Pelosi Breaks Pledge to Put Final Health Care Bill Online for 72 Hours Before Vote
Speaker Nancy Pelosi's office tells THE WEEKLY STANDARD that the speaker will not allow the final language of the health care to be posted online for 72 hours before bringing the bill to a vote on the House floor, despite her September 24 statement that she was "absolutely" committed to doing so.
House members are still negotiating important issues in the bill--whether it will provide taxpayer-funding for abortions, for example. Pelosi is pushing for a Saturday House vote, and a number of big changes will be introduced, likely less than 24 hours before the vote takes place (if in fact it does). The Rules Committee hasn't yet released its resolution, or rule, that must be passed before the bill can move from committee to the floor. The rule will set the terms of debate and determine what amendments are in order.
It seems likely that the rule will allow very few, if any, up-or-down votes on amendments on the House floor. Rather, the rule will include a series of amendments that will all be adopted at once if the rule passes.
On September 24, Speaker Nancy Pelosi told THE WEEKLY STANDARD that she was "absolutely" committed to putting the text of the final House bill online for 72 hours before the House votes:
But tonight, when asked if Speaker Pelosi will leave the bill online for 72 hours after we see what's in the rule, Pelosi spokesman Brendan Daly replied in an email: "No; [the] pledge was to have manager’s amendment online for 72 hours, and we will do that."
Apparently Pelosi's agreement to leave the "final" bill online "at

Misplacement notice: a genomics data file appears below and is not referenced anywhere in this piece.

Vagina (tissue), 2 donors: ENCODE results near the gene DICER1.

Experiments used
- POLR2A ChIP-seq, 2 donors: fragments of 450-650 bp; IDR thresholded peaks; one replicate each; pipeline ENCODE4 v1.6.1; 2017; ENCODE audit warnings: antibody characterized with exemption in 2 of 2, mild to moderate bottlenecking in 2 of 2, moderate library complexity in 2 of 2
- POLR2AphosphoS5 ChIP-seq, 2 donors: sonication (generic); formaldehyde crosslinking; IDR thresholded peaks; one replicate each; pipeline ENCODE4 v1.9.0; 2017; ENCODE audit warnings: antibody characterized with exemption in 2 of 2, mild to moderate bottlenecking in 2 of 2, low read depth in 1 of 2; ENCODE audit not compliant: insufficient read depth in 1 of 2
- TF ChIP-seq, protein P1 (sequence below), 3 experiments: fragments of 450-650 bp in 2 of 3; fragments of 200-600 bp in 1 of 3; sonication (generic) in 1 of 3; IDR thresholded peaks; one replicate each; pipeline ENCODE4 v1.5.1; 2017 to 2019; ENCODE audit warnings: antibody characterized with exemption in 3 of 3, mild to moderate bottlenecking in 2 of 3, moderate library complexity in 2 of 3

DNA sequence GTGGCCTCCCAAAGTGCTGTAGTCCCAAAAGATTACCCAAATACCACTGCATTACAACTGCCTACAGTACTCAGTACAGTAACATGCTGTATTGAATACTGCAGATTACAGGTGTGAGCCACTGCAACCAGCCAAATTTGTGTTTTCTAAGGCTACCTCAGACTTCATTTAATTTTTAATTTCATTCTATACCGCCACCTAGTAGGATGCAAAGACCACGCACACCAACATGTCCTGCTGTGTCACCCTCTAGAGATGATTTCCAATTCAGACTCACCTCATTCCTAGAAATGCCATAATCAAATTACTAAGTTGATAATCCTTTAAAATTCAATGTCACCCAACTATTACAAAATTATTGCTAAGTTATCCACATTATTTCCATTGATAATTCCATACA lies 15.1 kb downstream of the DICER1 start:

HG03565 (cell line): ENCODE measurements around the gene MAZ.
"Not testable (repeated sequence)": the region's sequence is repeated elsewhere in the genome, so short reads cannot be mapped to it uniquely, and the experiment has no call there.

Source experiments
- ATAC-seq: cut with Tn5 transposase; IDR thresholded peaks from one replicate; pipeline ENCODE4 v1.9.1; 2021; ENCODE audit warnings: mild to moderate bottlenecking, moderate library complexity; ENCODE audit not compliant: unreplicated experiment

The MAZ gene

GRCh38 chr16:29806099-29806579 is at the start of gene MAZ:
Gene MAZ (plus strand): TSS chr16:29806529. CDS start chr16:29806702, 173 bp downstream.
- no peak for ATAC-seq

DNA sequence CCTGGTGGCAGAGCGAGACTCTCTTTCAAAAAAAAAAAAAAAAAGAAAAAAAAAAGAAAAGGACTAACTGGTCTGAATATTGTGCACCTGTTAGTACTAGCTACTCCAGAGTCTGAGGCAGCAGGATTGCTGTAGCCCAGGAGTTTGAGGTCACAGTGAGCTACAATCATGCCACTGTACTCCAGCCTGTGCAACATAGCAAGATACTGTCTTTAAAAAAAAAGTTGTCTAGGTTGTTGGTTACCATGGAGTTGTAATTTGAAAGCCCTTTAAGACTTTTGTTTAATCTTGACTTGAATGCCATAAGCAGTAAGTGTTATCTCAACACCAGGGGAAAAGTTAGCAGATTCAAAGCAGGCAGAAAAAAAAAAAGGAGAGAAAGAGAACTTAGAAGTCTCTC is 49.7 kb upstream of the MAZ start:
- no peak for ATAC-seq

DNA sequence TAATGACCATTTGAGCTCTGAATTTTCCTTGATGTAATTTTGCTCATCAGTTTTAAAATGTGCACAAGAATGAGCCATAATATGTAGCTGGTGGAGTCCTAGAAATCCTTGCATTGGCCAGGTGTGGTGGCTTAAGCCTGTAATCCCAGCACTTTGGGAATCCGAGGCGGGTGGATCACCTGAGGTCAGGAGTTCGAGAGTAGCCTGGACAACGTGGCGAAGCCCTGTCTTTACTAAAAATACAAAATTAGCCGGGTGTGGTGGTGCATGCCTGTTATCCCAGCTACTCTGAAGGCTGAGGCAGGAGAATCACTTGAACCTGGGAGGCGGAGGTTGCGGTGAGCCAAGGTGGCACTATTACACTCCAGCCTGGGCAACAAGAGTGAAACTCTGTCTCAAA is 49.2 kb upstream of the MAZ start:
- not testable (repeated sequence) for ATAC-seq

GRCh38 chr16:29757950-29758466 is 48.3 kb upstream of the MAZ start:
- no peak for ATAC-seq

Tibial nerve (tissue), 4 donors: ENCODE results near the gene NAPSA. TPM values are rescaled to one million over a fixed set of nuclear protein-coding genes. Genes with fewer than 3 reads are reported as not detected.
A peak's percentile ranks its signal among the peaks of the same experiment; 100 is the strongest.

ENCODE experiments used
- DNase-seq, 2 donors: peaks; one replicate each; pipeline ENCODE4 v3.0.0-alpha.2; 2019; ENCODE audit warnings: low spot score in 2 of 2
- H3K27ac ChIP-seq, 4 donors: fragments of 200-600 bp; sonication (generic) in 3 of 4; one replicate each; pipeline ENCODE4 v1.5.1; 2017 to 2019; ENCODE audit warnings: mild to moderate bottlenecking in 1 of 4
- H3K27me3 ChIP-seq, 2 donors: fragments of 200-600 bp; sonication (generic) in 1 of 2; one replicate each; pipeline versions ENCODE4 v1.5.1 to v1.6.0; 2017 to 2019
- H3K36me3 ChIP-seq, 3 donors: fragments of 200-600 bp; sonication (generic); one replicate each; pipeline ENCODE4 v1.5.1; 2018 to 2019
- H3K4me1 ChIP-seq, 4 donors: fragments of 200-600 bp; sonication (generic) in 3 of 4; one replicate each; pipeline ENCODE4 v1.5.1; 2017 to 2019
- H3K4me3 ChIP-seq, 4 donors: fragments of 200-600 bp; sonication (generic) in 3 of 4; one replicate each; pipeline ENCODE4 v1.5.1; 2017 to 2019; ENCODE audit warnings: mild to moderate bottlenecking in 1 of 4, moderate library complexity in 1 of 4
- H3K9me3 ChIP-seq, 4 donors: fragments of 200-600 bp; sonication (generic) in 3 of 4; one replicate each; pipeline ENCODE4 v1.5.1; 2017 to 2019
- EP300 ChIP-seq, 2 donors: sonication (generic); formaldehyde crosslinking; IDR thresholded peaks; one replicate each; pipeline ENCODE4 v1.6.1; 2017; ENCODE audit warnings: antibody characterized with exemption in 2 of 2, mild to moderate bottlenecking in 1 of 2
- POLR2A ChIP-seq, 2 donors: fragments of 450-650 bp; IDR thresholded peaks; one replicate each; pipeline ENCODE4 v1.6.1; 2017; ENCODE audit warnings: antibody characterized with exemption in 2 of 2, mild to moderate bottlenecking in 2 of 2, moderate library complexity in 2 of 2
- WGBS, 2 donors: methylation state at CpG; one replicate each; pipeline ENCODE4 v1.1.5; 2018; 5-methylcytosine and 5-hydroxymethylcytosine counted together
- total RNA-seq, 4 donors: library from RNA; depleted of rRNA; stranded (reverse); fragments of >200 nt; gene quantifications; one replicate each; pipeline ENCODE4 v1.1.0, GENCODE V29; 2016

the very end" of the process wasn't such a straightforward pledge.
Well, it sounds like she answered the Weekly Standard question in a misleading way. If I were the Standard, I'd run the quote I got from her exactly the same way and point to the discrepancy between what she told us and what's happening.
That said, I don't there's any question the process could be much better. What's the rush to vote on a version of a bill that won't take effect until 2013 by Saturday? A vote on Tuesday, or the following Tuesday, would cause the Republic to fall?
Which of the following are you saying:
1. Everything currently under negotiation will get included via one or more separate votes.
2. They will be folded into the bill by the rules committee. They will not get votes, but this is outside the scope of a 72 hour promise.
3. They will be folded into the bill by a self-executing rule, thereby not giving them votes. While functionally identical to (2) it would be procedurally different.
1 seems to be the only one consistent with the spirit of the 72 hour rule, no? And does anyone on this list believe that Dem leadership would give an up-or-down vote on that or that the people cutting a deal would allow it?
Or is there some other understanding you have?
You can't strategize this. The problem with the 72 hours rule is that if
there was enough support for it, we wouldn't need the rule in the first
place. And even with a rule, if the Members don't believe in it they'll
undo or circumvent it.
I've always found this topic fascinating and each time it comes up I
feel like I learn something about the power structure of Congress. And
maybe something about humanity too!
No one is against people reading bills, in principle. It's a trade-off.
Achieving your policy goal is more important than everyone reading the
fine print. Following the leadership is more important than objecting
that you haven't read the text. These are very powerful forces. Trying
to get a 72 hour rule passed is like trying to... uhm... pull a balloon
under water. Rather than pulling the balloon harder, it's probably
easier to just reduce the density of the water.... oh no, I mean....
drain the bathtub. Okay, that metaphor didn't work. I'll think of
another one for the next time this comes up.